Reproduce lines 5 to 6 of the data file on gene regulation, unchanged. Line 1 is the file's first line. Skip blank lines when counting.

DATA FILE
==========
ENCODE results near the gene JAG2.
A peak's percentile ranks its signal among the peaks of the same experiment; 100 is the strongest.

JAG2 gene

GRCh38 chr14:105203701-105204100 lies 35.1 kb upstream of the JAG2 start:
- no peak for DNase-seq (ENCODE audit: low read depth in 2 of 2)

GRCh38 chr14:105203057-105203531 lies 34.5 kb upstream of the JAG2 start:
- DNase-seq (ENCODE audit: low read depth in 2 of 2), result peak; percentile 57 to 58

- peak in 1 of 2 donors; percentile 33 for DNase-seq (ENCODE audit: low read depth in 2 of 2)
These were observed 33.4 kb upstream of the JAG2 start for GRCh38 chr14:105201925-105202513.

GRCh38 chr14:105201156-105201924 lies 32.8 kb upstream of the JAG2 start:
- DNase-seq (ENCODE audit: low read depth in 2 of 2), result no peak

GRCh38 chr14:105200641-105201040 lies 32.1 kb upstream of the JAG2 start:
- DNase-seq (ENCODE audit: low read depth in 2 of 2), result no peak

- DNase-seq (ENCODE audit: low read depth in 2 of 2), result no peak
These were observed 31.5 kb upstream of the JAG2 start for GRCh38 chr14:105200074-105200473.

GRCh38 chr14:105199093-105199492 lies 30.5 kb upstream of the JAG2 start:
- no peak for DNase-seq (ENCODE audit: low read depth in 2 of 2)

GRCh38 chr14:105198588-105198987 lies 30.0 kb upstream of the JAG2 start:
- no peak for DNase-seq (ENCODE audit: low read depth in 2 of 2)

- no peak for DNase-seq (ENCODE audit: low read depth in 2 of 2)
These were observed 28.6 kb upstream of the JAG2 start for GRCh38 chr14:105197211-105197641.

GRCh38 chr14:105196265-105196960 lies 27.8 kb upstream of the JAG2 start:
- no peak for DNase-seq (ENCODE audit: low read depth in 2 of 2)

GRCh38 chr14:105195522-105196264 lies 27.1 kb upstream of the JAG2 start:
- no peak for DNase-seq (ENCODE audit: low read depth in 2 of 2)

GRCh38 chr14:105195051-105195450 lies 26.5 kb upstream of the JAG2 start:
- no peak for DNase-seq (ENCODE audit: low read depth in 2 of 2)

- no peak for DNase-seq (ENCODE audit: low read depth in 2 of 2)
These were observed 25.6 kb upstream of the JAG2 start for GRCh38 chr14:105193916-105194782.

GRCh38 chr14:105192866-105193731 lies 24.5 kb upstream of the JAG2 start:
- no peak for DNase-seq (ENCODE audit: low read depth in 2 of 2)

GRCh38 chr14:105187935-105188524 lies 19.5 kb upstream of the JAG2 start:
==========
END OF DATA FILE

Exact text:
- no peak for DNase-seq (ENCODE audit: low read depth in 2 of 2)

GRCh38 chr14:105203057-105203531 lies 34.5 kb upstream of the JAG2 start: